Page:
A procession to the memorial was formed at the cemetery gates headed by the Vicar of Goole and representatives of the Goole Churches. Then followed a choir selected from the Goole Churches led by Mr Ernest Johnson. Then came the relatives of the deceased, who had positions allocated near the memorial. Following these were the Chairman and members of the Urban District Council. As the procession moved along the cemetery path the choir sang “Rock of Ages”.

On arrival at the memorial Rev F. A. Young (Goole Primitive Methodist) read the lesson from Isaiah IX and XI and a hymn. A prayer by Rev. Father Dekkers and a hymn by the Roman Catholic Choir followed. Praise was given to the memorial committee by Mr R G Bickerton when asking Mrs Needham to unveil the memorial. Mrs Needham unveiled the memorial by releasing the Union Jack and gave a speech which stated that the memorial was a sign of the sincere sympathy of the fellow townspeople of those who were victims of terrible atrocity. Councillor S G Bevan placed a wreath at the foot of the memorial from the members of the Goole Urban Council and Mr R G Bickerton one from the Memorial Committee. These offerings were followed by others from the relatives of the victims. The choir sang the closing hymn – “Peace Perfect Peace”, after which the Bishop Illif pronounced the Benediction.

The impact upon those witness to the horrors of war would last for years to come after peace was declared. The physical legacy of the raid would also leave an impact in the years after the war. Although some account of the number of bombs could be given for those that were dropped on land there was no accounting for the numbers of bombs dropped in the docks. In May 1925 a dredger brought to the surface a German bomb, but thankfully did not detonate.

In Memoriam.

In memory of the citizens of Goole who lost their lives by a German Zeppelin raid on this undefended town on the August 9th, 1915.

“Eternal Rest Give Unto Them O Lord”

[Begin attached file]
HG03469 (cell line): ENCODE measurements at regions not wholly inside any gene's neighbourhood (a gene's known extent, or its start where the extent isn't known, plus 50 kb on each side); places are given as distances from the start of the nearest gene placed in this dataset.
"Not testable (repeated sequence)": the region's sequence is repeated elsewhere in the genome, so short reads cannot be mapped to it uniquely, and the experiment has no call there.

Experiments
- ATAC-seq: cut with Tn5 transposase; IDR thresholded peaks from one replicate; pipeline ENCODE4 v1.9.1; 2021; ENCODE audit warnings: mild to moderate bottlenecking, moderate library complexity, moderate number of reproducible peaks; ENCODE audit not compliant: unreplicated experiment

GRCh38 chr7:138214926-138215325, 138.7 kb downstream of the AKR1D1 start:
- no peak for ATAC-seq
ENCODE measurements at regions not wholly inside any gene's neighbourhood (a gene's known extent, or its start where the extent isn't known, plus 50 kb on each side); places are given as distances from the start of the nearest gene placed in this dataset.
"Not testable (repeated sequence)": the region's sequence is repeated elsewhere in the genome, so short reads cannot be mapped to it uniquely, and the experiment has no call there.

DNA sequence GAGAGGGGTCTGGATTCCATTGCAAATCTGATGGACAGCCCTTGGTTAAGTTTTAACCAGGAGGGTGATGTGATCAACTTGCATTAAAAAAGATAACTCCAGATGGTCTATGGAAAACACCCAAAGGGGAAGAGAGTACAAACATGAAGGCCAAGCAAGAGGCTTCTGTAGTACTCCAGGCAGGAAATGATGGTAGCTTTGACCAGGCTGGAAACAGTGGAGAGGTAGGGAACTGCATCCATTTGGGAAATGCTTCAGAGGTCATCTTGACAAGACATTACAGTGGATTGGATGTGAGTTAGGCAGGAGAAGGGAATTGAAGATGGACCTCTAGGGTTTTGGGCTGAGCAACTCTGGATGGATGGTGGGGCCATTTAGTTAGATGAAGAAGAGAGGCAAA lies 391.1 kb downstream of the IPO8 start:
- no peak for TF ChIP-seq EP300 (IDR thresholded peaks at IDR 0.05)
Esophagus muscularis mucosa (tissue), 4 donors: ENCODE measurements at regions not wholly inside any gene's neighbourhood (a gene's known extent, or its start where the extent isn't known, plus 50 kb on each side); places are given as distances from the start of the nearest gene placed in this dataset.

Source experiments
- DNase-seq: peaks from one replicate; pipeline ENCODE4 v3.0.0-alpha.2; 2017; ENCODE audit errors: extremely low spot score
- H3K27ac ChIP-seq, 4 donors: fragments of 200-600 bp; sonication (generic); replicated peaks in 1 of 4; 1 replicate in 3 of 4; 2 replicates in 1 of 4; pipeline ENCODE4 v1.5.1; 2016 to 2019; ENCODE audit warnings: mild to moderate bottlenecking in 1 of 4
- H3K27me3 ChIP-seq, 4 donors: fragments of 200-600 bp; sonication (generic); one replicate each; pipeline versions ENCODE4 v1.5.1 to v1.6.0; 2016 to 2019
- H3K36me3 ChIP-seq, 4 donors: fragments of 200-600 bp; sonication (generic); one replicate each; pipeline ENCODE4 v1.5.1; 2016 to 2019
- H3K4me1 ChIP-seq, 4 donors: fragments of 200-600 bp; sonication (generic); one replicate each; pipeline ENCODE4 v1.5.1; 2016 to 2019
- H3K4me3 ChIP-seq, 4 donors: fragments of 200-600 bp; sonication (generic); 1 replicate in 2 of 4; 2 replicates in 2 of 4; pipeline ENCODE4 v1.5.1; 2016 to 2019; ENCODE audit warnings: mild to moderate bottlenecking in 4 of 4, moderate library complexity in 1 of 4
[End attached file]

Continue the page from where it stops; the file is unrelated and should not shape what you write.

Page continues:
“Sarah Acaster, aged 65 years.

Sarah Ann Acaster, aged 34 years.

Kezia Acaster, aged 32 years.

Violet Stainton, aged 18 years.

Hannah Goodall, aged 74 years.

Alice Harrison, aged 6 years.

Florence Harrison, aged 4 years.

Margaret Selina Pratt, aged 9 months.

Agnes Pratt, aged 36 years.

Alice Elizabeth Woodhall, aged 3 years.

Grace Woodhall, aged 31 years.

Mary Carroll, aged 32 years.

James Carroll, aged 26 years.

Alice Carroll, aged 4 years.

Gladys Mary Carroll, aged 3 years.

Alice Smith, aged 17 years.

Tuesday, 4 September 2012

An East Coast Raid – The Attack

In the group’s previous blog the censored version of the Zeppelin Raid on Goole was explored. In this, our second blog, in the series a real account of the raid will be explored. The following account is based on an official report from the period and a letter written by a Mr West (Shipping Clerk at Lancashire & Yorkshire Railway Goole Steam Shipping) to his daughter.
At 11.10pm on the 9th August the Zeppelin was approaching Goole, which was showing lights, and by 11.15, following the river, reached the town. An empty goods train was travelling across Hook Bridge as the Zeppelin approached the town. The Zeppelin dropped three incendiaries just east of the bridge and two fell into the river:

“The Zeps came at 11.15pm Monday. Hook Bridge, got the first. They tried hard for bridge, dropping 3 bombs, but all missed – they are all at the bottom of the Ouse.”

The Zeppelin then flew over the town from East to West, dropping eight H.E bombs and 13 incendiaries on the town and docks. Ten houses were demolished and several other houses were badly damaged by explosion and fire, a dozen persons being buried in the debris.
Many dropped between bridge & Goole, but, striking soft soil, never exploded…”